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Re: Two suggestions for gcc C compiler to extend C language (by WD Smith)


On 7/26/16, Jonathan Wakely <jwakely.gcc@gmail.com> wrote:
> On 26 July 2016 at 14:31, Warren D Smith wrote:
>> 1. Gcc with stdint.h already
>> provides such nice predefined types as uint8_t.
>> Sizes provided are 8,16,32, and 64.
>> In some sense uint1_t is available too (stdbool.h)
>> but at least on my machine stdbool uses 8-bits to store a bool,
>
> Because that's the smallest addressable unit.

--look, I know there is a pascal front end for gcc, so I know gcc could provide
packed bool arrays, because whoever wrote pascal-gcc already did provide it.

Also, I know on some machines to access a byte you have to get a word
(larger than 8 bits)
from memory, do shifts and masks.  So clearly you already do that inside gcc.
It therefore is trivial for you to do uint4_t also, because it would
be that exact same code you already have, just change some numbers.

The reason C language originally went with 8,16,32 only,
was an embarrassing historical accident because the first C compiler
was developed on some obsolete DEC PDP machine from hell.
DEC no longer exists, and PDP machines also no longer exist.
To make things worse, they originally defined C *WITHOUT*
actual unambiguous meanings, for example "int" might be who knows how
many bits wide, language would not define that.  This horrible nonportability
again was done because the original developers of C foolishly acted like that
one PDP machine was going to be the only machine ever to handle C,
in which case their decisions made perfect sense.

However, it is now the year 2016.    Many other machines with many other
word sizes have been developed.  It is simply flat out wrong to say
that a byte is the "smallest addressable unit" if we are on a machine
with a different word size, for example I know 60-bit and 36-bit wide
machines were sold at one point, note not divisible by 8.

It is correct for some machines, false for other machines.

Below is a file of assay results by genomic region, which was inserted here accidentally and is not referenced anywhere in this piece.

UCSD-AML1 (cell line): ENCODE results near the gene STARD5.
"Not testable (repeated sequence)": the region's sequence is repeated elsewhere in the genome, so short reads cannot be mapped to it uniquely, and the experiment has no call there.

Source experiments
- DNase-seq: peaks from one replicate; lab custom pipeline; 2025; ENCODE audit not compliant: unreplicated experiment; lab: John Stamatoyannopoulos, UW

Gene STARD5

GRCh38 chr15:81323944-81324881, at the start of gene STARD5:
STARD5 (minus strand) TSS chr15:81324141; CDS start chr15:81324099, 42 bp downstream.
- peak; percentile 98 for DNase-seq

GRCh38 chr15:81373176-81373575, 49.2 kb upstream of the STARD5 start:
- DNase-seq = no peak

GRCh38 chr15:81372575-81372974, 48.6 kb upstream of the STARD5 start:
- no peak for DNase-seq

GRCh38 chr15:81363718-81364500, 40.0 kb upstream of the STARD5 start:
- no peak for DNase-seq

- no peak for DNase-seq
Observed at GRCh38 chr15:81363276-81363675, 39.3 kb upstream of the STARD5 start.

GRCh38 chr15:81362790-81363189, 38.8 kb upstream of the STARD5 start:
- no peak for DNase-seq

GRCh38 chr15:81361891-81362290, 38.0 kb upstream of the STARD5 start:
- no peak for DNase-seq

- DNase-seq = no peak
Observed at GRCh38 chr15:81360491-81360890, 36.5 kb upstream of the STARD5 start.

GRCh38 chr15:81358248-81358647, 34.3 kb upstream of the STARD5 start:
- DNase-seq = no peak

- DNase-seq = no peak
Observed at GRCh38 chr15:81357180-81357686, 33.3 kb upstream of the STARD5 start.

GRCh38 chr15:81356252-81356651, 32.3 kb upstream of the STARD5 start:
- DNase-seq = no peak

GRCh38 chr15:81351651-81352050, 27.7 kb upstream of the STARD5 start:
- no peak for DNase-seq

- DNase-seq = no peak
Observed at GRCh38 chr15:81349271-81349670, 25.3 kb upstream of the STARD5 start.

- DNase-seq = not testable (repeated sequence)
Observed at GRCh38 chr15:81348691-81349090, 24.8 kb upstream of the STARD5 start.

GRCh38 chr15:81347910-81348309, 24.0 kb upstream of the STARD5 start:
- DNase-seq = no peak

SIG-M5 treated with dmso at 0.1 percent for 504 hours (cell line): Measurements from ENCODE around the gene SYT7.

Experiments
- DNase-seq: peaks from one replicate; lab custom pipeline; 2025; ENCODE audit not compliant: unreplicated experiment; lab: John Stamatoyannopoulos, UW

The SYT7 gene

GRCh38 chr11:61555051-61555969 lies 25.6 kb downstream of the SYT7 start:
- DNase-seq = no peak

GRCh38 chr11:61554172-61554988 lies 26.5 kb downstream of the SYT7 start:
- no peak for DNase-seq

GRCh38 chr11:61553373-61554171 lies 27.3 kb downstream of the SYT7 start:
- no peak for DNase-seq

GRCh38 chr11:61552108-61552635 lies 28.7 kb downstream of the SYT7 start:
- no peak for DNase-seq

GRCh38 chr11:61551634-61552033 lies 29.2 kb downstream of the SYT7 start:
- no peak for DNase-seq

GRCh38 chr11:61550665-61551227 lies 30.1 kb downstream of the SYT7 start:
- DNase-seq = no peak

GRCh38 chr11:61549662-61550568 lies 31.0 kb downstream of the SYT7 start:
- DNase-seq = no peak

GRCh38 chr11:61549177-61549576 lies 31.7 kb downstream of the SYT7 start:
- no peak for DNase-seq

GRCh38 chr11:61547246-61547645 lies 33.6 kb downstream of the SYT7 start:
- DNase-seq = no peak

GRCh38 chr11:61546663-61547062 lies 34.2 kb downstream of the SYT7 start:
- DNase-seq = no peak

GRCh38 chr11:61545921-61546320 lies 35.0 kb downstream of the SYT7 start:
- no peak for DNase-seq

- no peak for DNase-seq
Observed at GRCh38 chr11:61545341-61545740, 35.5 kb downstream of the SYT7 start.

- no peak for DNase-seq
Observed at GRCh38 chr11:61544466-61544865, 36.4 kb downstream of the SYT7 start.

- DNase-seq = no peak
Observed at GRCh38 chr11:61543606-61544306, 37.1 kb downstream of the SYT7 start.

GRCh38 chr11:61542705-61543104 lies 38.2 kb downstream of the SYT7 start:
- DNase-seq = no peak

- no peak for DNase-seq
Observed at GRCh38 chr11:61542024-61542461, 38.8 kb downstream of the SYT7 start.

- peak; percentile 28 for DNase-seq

The point of a high level language like C, as opposed to assembler, it
to allow portable code to be safely written without the programmer
having to worry about the specific
peculiarities of just one machine.

You, by saying "because 8 bits is the smallest addressable unit" have just
said "I am not interested in that goal, I am only interested in my
specific one machine."

Mistake.

And that mistake was exactly the error made when C was originally created.
Later it was recognized by consensus that they had indeed made a
design error, and stdint.h was brought to us to correct that error.
But it failed to fully correct the error
because, at least with gcc's implementation of stdint.h, only 8,16,32,
and 64 are provided.
The standard however allows other sizes also to be provided, like uint2_t.
It is just the gcc did not implement other sizes.  Nothing is stopping you.

A different poster pointed out gcc has implemented 128, and that is fine, but:
(a) not my gcc on my machine!
(b) it did it with some horrible syntax, rather than the stdint.h
syntax uint128_t,
just in order to be nonuniform, just in order to annoy me.

Now actually 128 really is harder to do, but 1,2,4 are totally trivial
for you to do,
in fact were already done by gcc-pascal.

>> e.g. an array of 1000 bools takes 8000 bits,
>> which is asinine and kind of defeats the point.
>
> If you want 1000 boolean values then don't use 1000 bool variables, do